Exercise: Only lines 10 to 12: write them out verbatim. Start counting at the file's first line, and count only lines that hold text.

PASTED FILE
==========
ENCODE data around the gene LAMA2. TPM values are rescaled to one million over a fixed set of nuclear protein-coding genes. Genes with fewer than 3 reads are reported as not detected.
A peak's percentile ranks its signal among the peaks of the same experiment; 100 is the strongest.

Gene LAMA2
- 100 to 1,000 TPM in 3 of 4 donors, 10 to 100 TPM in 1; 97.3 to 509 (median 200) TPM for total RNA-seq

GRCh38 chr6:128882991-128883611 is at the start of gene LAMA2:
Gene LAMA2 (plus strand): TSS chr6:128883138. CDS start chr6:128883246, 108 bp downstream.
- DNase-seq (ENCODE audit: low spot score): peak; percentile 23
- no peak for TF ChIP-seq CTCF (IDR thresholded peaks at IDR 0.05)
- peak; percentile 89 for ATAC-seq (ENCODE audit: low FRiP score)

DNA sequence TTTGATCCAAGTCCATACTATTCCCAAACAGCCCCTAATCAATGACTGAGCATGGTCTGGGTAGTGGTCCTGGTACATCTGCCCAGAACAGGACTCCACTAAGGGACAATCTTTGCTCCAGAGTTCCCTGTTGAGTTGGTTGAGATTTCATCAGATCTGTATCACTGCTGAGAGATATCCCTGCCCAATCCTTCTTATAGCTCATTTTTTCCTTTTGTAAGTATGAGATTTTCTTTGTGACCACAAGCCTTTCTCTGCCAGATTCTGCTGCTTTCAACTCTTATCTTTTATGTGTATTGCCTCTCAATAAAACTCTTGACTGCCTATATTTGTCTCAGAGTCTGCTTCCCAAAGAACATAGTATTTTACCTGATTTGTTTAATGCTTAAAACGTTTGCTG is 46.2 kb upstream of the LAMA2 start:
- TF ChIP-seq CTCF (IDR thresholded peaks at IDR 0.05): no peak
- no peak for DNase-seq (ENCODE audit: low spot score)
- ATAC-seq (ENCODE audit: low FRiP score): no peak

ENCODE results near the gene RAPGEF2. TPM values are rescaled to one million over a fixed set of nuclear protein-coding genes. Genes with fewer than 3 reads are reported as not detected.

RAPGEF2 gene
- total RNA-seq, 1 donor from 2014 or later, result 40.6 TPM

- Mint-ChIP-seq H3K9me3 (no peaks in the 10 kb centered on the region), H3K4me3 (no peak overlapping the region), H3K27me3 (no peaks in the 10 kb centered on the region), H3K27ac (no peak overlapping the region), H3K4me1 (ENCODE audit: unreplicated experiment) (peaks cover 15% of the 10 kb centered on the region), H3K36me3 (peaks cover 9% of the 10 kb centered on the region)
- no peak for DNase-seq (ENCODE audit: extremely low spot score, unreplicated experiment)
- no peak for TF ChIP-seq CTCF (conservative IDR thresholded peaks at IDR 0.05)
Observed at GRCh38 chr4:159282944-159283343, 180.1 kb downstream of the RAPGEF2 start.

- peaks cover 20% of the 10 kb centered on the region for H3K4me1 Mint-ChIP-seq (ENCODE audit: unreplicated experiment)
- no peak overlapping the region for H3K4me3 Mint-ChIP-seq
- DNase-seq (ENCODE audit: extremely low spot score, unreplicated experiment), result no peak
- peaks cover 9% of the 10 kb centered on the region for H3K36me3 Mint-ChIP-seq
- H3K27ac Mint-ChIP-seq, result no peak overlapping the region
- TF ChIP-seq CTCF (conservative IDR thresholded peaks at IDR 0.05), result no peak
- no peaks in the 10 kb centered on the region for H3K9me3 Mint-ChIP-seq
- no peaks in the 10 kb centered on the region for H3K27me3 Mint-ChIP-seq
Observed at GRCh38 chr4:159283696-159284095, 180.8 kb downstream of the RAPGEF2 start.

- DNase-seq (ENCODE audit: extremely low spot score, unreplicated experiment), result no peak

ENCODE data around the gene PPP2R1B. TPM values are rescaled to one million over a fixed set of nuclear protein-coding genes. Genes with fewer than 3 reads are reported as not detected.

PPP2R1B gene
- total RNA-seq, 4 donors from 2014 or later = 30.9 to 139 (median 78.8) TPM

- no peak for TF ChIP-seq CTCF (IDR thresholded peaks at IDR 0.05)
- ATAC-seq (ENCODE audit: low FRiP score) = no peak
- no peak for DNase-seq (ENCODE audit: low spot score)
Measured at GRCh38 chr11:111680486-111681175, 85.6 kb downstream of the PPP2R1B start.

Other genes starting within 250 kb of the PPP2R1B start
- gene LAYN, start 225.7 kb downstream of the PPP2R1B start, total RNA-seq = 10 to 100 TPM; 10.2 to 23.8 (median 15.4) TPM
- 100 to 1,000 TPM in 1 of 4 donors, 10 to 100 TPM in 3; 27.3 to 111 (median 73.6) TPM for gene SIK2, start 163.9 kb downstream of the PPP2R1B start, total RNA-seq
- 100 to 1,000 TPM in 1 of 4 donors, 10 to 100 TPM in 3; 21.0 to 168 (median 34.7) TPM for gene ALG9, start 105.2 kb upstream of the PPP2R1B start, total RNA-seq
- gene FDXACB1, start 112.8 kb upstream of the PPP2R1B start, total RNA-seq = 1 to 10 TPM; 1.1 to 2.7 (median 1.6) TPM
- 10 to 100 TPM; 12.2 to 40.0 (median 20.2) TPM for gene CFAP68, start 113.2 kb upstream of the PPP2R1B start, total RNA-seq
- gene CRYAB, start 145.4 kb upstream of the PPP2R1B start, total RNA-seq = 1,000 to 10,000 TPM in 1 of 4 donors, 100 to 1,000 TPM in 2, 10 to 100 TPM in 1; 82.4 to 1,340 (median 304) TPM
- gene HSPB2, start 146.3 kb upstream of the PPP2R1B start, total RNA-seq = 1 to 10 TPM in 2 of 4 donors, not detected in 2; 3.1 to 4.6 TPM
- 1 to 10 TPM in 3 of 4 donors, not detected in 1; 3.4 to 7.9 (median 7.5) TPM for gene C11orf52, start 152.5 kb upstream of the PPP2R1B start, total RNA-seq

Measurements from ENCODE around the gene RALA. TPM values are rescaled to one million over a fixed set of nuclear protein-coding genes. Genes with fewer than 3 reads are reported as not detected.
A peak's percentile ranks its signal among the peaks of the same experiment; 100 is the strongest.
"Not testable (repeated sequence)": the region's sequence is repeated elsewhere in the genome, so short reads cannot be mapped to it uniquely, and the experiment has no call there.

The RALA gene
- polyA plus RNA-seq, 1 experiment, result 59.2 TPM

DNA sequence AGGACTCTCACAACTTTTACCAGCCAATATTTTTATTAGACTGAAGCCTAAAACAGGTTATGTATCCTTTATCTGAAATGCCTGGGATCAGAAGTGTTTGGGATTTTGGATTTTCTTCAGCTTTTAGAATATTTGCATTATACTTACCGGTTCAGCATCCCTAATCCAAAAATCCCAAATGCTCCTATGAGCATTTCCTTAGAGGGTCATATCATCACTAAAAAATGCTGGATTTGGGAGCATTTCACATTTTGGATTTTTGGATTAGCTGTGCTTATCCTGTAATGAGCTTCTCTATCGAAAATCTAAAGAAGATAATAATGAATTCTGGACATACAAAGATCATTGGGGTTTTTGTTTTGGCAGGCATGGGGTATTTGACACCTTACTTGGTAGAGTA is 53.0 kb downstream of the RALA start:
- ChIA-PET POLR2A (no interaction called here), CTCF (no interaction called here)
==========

DNA sequence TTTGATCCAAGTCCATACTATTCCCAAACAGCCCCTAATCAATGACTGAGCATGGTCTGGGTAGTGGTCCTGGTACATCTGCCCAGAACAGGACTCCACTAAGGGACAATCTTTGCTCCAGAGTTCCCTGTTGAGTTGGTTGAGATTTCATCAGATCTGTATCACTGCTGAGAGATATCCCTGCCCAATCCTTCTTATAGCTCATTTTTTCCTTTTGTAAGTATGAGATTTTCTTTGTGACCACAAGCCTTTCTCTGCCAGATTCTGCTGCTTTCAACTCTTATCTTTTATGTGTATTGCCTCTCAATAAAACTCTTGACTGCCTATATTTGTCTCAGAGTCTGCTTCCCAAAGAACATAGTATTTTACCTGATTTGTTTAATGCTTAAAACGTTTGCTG is 46.2 kb upstream of the LAMA2 start:
- TF ChIP-seq CTCF (IDR thresholded peaks at IDR 0.05): no peak
- no peak for DNase-seq (ENCODE audit: low spot score)